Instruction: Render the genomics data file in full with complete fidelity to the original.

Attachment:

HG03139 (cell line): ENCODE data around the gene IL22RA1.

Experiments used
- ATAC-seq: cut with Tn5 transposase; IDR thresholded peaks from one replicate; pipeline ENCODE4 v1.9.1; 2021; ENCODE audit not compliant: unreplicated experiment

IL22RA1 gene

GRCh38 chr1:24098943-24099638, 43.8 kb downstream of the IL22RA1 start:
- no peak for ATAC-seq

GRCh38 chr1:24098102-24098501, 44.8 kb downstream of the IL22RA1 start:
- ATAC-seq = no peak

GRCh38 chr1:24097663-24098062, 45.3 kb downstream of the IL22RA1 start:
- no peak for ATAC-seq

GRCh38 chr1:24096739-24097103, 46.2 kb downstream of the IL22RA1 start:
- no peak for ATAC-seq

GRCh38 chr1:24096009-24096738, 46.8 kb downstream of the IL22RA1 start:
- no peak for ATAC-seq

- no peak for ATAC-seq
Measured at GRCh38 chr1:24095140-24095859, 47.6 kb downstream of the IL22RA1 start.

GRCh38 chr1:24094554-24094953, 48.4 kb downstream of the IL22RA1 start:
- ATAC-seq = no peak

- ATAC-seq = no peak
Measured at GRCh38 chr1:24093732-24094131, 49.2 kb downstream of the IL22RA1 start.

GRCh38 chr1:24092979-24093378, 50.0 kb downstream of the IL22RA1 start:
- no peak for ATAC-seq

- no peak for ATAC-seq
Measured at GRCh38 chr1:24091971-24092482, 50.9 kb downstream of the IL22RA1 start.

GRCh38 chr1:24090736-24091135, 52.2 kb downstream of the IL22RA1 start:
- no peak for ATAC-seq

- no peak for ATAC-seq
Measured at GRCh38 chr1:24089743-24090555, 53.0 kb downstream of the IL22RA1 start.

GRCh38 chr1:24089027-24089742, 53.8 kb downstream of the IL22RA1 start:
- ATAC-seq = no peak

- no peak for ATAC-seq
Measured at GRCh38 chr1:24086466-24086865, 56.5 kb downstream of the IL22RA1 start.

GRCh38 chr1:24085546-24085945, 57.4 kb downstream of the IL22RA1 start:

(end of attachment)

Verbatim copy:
HG03139 (cell line): ENCODE data around the gene IL22RA1.

Experiments used
- ATAC-seq: cut with Tn5 transposase; IDR thresholded peaks from one replicate; pipeline ENCODE4 v1.9.1; 2021; ENCODE audit not compliant: unreplicated experiment

IL22RA1 gene

GRCh38 chr1:24098943-24099638, 43.8 kb downstream of the IL22RA1 start:
- no peak for ATAC-seq

GRCh38 chr1:24098102-24098501, 44.8 kb downstream of the IL22RA1 start:
- ATAC-seq = no peak

GRCh38 chr1:24097663-24098062, 45.3 kb downstream of the IL22RA1 start:
- no peak for ATAC-seq

GRCh38 chr1:24096739-24097103, 46.2 kb downstream of the IL22RA1 start:
- no peak for ATAC-seq

GRCh38 chr1:24096009-24096738, 46.8 kb downstream of the IL22RA1 start:
- no peak for ATAC-seq

- no peak for ATAC-seq
Measured at GRCh38 chr1:24095140-24095859, 47.6 kb downstream of the IL22RA1 start.

GRCh38 chr1:24094554-24094953, 48.4 kb downstream of the IL22RA1 start:
- ATAC-seq = no peak

- ATAC-seq = no peak
Measured at GRCh38 chr1:24093732-24094131, 49.2 kb downstream of the IL22RA1 start.

GRCh38 chr1:24092979-24093378, 50.0 kb downstream of the IL22RA1 start:
- no peak for ATAC-seq

- no peak for ATAC-seq
Measured at GRCh38 chr1:24091971-24092482, 50.9 kb downstream of the IL22RA1 start.

GRCh38 chr1:24090736-24091135, 52.2 kb downstream of the IL22RA1 start:
- no peak for ATAC-seq

- no peak for ATAC-seq
Measured at GRCh38 chr1:24089743-24090555, 53.0 kb downstream of the IL22RA1 start.

GRCh38 chr1:24089027-24089742, 53.8 kb downstream of the IL22RA1 start:
- ATAC-seq = no peak

- no peak for ATAC-seq
Measured at GRCh38 chr1:24086466-24086865, 56.5 kb downstream of the IL22RA1 start.

GRCh38 chr1:24085546-24085945, 57.4 kb downstream of the IL22RA1 start: